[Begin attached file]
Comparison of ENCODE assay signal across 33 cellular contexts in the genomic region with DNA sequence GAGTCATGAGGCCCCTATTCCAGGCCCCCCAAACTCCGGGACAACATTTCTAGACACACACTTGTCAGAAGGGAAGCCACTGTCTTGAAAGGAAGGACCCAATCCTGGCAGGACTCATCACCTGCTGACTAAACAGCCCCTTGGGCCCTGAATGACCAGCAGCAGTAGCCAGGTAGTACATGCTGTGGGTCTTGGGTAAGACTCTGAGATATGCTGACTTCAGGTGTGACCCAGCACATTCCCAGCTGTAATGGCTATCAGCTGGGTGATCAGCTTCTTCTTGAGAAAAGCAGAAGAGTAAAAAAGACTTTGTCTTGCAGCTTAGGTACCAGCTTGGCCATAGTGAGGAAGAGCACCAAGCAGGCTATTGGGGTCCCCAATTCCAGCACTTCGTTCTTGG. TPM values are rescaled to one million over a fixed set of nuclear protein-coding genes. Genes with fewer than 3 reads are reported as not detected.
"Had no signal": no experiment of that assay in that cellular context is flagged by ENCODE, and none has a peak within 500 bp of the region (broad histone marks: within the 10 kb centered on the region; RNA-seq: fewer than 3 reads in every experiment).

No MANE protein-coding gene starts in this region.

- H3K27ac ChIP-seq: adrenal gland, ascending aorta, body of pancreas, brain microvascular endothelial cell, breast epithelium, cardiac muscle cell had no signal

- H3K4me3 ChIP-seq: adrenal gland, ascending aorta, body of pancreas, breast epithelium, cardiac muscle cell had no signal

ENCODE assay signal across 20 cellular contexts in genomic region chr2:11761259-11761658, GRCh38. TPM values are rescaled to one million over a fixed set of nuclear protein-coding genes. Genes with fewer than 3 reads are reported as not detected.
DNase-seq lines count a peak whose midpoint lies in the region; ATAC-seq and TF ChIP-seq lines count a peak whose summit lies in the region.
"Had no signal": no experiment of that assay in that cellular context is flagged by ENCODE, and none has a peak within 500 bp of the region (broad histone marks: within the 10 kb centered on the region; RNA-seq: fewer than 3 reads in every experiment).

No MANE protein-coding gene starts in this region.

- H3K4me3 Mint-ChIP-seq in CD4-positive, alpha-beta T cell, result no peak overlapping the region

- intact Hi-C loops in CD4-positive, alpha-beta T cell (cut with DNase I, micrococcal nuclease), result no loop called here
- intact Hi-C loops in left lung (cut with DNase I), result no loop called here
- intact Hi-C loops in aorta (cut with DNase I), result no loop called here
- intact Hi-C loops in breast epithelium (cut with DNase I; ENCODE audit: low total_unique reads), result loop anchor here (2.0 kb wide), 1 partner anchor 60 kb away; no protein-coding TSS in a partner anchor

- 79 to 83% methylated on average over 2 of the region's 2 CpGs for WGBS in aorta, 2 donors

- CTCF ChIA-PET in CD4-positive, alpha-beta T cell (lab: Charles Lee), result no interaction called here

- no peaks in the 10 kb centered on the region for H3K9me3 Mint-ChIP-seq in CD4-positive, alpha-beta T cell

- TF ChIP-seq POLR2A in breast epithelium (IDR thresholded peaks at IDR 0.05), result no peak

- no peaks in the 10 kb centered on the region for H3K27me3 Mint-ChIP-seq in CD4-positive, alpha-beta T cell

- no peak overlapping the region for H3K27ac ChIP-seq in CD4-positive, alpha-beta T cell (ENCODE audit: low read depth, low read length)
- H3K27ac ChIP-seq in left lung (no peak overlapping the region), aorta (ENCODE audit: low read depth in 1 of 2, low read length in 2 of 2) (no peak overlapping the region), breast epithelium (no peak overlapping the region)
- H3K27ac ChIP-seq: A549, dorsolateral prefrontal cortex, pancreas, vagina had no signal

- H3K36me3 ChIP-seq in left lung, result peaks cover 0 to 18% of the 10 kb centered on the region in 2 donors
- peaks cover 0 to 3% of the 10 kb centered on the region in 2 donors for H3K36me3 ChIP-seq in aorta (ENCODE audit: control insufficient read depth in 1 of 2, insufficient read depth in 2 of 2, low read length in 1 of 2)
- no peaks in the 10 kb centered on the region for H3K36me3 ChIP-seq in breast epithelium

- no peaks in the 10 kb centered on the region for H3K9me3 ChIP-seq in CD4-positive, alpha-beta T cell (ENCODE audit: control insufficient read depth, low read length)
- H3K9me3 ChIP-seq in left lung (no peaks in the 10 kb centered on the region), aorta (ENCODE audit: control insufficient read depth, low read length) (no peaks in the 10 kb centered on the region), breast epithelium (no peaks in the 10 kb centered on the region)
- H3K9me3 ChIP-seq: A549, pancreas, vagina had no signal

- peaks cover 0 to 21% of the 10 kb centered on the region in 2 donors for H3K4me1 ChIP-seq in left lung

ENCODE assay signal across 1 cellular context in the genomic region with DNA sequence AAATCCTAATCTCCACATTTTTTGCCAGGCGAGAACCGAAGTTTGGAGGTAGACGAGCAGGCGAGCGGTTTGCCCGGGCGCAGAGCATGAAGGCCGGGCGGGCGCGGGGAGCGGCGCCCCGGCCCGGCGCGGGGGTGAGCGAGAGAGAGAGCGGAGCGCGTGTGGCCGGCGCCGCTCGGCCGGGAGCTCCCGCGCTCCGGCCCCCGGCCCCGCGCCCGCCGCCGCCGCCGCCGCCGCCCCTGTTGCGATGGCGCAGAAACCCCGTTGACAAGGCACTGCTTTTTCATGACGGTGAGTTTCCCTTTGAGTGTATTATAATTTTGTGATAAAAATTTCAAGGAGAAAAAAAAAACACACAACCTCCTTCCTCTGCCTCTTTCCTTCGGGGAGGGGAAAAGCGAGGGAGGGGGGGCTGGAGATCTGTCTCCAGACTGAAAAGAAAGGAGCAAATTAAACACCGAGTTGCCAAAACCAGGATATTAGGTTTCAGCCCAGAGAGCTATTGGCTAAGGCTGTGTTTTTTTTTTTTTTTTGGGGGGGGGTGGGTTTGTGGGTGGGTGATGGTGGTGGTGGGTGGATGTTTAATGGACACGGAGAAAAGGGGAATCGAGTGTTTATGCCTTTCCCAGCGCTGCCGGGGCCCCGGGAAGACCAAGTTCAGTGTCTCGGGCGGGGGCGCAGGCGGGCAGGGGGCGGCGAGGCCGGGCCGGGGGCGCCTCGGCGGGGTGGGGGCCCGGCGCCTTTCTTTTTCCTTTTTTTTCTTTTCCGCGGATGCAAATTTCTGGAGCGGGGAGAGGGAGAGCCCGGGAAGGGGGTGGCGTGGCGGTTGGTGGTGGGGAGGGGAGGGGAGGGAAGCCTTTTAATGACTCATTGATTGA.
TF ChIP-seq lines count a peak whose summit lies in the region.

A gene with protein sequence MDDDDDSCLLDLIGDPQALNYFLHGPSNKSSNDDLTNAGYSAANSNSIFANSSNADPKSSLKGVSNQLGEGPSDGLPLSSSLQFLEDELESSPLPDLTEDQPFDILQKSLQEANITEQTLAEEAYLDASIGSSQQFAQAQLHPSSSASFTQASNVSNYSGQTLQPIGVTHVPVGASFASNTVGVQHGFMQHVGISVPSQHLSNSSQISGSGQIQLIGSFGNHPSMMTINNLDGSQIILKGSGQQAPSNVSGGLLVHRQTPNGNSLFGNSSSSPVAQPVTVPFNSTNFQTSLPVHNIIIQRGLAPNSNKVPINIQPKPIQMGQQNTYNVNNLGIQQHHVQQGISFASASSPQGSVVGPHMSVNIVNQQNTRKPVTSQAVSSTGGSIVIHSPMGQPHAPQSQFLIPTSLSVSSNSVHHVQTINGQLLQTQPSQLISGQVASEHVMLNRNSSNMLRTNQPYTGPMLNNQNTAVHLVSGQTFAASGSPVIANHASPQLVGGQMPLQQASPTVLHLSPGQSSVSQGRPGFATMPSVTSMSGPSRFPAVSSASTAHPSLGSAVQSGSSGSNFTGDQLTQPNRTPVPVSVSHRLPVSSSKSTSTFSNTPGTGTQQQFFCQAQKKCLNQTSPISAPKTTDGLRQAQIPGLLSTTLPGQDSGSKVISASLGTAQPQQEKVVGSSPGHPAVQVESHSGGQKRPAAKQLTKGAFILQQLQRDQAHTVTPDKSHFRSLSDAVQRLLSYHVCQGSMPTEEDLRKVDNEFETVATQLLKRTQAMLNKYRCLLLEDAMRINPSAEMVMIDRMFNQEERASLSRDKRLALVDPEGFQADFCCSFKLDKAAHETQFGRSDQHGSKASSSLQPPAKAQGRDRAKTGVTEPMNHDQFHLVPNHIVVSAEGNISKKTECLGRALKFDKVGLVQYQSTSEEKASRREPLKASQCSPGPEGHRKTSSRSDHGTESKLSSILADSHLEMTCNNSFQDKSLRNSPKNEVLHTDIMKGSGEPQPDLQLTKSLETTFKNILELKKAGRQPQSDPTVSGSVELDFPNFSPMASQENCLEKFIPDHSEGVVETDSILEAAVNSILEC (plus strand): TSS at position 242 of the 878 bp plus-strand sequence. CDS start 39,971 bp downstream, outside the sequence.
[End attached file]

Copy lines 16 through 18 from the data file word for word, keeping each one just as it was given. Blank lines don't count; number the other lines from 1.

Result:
- CTCF ChIA-PET in CD4-positive, alpha-beta T cell (lab: Charles Lee), result no interaction called here

- no peaks in the 10 kb centered on the region for H3K9me3 Mint-ChIP-seq in CD4-positive, alpha-beta T cell

- TF ChIP-seq POLR2A in breast epithelium (IDR thresholded peaks at IDR 0.05), result no peak